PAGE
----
Sociology is the scientific study of society, including patterns of social relationships, social interaction, and culture. It is a social science that uses various methods of empirical investigation and critical analysis to develop a body of knowledge about social order, acceptance, and change. Many sociologists aim to conduct research that may be applied directly to social policy and welfare, while others focus primarily on refining the theoretical understanding of social processes. Subject matter ranges from the micro-sociology level of individual agency and interaction to the macro level of systems and the social structure.
The traditional focuses of sociology include social stratification, social class, social mobility, religion, secularization, law, sexuality and deviance. As all spheres of human activity are affected by the interplay between social structure and individual agency, sociology has gradually expanded its focus to other subjects, such as health, medical, economy, military and penal institutions, the Internet, education, social capital and the role of social activity in the development of scientific knowledge.
The range of social scientific methods has also expanded. Social researchers draw upon a variety of qualitative and quantitative techniques. The linguistic and cultural turns of the mid-twentieth century led to increasingly interpretative, hermeneutic, and philosophic approaches towards the analysis of society. Conversely, the end of the 1990s and the beginning of 2000s have seen the rise of new analytically, mathematically and computationally rigorous techniques, such as agent-based modeling and social network analysis.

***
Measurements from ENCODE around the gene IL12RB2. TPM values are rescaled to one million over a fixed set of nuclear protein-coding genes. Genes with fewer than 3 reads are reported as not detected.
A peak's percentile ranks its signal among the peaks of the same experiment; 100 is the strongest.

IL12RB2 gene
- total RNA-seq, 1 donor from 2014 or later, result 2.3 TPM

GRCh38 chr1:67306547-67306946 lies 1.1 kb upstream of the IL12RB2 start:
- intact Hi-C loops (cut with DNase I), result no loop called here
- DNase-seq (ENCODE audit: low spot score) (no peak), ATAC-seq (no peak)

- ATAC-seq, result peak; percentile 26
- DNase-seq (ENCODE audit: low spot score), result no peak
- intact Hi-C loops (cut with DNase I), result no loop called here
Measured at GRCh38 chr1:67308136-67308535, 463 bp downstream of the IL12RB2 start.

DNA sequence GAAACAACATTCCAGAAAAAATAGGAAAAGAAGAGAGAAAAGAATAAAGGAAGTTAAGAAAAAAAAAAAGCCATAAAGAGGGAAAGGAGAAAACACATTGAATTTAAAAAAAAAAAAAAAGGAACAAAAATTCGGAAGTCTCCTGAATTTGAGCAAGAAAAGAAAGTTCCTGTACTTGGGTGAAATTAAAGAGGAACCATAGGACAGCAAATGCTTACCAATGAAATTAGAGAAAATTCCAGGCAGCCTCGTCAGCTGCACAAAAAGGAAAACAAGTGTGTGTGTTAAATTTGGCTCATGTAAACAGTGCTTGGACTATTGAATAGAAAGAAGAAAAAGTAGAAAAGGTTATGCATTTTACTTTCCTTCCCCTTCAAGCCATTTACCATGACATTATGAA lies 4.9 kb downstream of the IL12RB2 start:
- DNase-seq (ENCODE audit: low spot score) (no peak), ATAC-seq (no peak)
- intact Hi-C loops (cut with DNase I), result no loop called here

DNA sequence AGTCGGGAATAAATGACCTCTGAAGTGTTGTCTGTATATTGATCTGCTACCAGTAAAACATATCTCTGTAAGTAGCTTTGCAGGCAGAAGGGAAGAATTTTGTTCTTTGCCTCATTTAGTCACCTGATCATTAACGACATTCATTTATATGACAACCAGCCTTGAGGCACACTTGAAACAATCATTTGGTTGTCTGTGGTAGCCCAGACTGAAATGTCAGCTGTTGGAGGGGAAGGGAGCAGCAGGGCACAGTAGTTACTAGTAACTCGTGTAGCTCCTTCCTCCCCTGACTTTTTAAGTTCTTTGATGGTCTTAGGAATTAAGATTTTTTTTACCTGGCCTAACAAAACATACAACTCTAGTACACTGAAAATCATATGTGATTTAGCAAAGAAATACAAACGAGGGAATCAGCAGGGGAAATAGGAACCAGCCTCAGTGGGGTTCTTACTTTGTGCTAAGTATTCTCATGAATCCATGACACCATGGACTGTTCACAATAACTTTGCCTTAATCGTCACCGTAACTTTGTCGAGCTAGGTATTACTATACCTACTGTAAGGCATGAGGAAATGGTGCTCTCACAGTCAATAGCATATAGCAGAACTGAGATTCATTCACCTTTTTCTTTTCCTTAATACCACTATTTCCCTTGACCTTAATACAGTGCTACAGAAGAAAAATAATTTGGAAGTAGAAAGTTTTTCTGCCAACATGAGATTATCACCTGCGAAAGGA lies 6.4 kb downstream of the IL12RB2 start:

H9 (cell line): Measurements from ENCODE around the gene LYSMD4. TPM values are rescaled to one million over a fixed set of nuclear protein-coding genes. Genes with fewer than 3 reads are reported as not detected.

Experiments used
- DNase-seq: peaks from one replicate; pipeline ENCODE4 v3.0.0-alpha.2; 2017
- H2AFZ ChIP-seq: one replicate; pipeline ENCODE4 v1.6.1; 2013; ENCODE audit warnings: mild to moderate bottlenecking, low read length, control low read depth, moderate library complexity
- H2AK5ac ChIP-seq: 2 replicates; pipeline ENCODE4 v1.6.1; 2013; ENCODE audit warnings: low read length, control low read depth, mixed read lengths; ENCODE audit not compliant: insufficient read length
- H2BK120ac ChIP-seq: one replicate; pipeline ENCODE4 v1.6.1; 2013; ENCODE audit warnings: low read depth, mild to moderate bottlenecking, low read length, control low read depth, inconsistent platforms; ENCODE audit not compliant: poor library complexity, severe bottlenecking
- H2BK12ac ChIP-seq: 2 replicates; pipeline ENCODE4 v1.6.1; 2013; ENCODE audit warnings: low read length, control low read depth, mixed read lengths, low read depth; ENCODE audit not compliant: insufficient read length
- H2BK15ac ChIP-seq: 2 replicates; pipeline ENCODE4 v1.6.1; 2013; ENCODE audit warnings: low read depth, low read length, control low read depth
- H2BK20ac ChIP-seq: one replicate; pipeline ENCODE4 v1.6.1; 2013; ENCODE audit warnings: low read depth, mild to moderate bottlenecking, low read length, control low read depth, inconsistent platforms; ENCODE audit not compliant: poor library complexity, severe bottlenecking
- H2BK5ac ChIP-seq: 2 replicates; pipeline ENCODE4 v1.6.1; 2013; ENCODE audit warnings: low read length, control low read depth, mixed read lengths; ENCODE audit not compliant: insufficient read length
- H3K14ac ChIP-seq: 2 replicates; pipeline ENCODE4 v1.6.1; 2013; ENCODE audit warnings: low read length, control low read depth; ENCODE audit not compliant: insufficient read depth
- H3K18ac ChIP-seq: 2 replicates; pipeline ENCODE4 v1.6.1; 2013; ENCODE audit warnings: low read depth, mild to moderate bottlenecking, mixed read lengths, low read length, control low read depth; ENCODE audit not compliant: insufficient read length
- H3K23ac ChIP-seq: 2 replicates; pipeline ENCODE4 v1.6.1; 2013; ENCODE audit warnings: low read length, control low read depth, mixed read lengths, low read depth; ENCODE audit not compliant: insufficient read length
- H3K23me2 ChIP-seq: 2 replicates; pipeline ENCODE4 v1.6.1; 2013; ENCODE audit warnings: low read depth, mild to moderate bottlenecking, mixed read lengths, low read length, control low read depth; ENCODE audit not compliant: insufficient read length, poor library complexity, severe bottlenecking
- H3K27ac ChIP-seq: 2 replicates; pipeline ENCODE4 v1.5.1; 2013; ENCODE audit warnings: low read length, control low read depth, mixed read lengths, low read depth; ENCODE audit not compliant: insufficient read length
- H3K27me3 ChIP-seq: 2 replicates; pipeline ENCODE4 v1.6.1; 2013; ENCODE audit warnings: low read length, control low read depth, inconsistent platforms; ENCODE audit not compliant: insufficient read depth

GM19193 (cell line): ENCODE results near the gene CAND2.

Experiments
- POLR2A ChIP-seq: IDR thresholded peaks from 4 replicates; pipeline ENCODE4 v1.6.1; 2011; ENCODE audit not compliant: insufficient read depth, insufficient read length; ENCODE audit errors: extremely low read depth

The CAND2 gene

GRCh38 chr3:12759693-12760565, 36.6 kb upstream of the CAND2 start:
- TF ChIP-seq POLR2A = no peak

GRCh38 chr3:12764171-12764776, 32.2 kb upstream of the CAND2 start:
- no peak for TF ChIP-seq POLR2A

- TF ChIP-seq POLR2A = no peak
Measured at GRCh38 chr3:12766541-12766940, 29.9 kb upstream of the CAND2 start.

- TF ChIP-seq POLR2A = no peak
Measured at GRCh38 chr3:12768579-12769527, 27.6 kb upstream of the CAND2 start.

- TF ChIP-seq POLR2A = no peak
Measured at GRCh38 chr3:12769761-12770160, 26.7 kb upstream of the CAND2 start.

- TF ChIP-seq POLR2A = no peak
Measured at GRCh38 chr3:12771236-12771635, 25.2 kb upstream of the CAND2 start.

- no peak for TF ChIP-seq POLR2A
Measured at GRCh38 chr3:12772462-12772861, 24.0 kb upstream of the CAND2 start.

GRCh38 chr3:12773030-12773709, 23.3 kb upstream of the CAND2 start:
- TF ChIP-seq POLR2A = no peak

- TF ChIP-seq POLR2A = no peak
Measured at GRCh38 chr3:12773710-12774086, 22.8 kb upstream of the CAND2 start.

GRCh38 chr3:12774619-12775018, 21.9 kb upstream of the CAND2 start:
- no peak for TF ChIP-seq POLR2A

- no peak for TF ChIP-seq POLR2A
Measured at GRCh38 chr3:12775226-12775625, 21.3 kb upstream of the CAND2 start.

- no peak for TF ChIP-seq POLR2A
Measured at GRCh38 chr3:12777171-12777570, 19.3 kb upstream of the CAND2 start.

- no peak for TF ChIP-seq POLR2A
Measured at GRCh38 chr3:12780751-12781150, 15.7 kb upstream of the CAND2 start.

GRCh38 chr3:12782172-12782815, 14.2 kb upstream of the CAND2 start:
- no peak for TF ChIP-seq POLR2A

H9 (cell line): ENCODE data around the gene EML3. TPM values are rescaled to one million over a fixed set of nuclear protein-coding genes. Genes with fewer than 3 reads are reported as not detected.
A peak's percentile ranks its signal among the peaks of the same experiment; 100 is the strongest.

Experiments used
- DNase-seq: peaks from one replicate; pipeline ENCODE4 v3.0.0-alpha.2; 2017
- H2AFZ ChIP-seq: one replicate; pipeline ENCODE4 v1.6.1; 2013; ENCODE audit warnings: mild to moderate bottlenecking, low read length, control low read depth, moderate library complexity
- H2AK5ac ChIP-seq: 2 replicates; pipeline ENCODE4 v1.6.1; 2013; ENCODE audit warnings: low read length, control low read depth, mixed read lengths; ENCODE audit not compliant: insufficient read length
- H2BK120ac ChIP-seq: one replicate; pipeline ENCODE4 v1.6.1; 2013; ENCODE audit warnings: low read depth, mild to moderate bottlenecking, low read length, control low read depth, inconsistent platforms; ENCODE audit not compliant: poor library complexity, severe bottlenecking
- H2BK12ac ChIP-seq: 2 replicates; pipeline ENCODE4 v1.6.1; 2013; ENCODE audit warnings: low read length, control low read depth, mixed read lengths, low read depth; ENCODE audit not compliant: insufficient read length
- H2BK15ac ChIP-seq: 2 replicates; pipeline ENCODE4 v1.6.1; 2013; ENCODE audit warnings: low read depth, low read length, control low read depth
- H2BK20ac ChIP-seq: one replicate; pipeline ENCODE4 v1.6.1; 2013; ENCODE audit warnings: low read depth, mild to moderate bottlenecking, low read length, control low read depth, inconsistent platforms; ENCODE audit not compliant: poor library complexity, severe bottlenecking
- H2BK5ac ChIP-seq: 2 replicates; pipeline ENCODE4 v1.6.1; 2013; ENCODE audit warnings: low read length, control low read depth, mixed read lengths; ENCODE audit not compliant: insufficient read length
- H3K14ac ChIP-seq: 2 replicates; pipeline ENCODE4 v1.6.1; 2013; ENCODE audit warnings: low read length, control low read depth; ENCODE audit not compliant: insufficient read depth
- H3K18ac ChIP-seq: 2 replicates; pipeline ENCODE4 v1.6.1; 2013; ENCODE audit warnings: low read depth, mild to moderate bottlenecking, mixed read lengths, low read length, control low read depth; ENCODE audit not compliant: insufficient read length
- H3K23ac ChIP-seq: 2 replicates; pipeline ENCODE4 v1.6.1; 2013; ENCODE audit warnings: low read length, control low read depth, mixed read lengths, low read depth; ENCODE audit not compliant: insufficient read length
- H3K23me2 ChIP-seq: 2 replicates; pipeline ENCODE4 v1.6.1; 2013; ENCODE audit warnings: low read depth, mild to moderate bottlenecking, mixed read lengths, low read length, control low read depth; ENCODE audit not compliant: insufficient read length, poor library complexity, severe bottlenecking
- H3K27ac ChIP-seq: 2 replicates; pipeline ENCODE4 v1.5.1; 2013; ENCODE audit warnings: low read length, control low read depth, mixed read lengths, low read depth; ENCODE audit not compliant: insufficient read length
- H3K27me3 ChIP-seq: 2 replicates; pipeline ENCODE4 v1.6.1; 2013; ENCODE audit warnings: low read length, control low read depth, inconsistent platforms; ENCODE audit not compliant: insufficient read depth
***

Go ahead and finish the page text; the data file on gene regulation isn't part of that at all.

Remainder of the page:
Social research informs politicians and policy makers, educators, planners, legislators, administrators, developers, business magnates, managers, social workers, non-governmental organizations, non-profit organizations, and people interested in resolving social issues in general. There is often a great deal of crossover between social research, market research, and other statistical fields.
Sociological reasoning pre-dates the foundation of the discipline. Social analysis has origins in the common stock of Western knowledge and philosophy, and has been carried out from as far back as the time of ancient Greek philosopher Plato, if not before. The origin of the survey, i.e., the collection of information from a sample of individuals, can be traced back to at least the Domesday Book in 1086, while ancient philosophers such as Confucius wrote on the importance of social roles.
There is evidence of early sociology in medieval Arab writings. Some sources consider Ibn Khaldun, a 14th-century Arab Islamic scholar from North Africa (Tunisia), to have been the first sociologist and father of sociology (see Branches of the early Islamic philosophy); his Muqaddimah was perhaps the first work to advance social-scientific reasoning on social cohesion and social conflict.
The word Sociology was first coined in 1780 by the French essayist Emmanuel-Joseph Sieyes (1748-1836) in an unpublished manuscript. Sociology was later defined independently by the French philosopher of science, Auguste Comte (1798-1857), in 1838. Comte used this term to describe a new way of looking at society.Comte had earlier used the term "social physics", but that had subsequently been appropriated by others, most notably the Belgian statistician Adolphe Quetelet.
Comte endeavored to unify history, psychology and economics through the scientific understanding of the social realm. Writing shortly after the malaise of the French Revolution, he proposed that social ills could be remedied through sociological positivism, an epistemological approach outlined in The Course in Positive Philosophy (1830-1842) and A General View of Positivism (1848). Comte believed a positivist stage would mark the final era, after conjectural theological and metaphysical phases, in the progression of human understanding. In observing the circular dependence of theory and observation in science, and having classified the sciences, Comte may be regarded as the first philosopher of science in the modern sense of the term. Read more
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